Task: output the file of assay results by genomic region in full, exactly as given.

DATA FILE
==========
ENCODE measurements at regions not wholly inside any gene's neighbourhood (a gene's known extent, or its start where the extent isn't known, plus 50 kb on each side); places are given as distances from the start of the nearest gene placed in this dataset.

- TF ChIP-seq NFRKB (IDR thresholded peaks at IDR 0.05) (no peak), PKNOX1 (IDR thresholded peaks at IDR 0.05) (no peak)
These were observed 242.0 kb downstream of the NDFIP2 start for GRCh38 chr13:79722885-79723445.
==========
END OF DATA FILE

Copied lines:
ENCODE measurements at regions not wholly inside any gene's neighbourhood (a gene's known extent, or its start where the extent isn't known, plus 50 kb on each side); places are given as distances from the start of the nearest gene placed in this dataset.

- TF ChIP-seq NFRKB (IDR thresholded peaks at IDR 0.05) (no peak), PKNOX1 (IDR thresholded peaks at IDR 0.05) (no peak)
These were observed 242.0 kb downstream of the NDFIP2 start for GRCh38 chr13:79722885-79723445.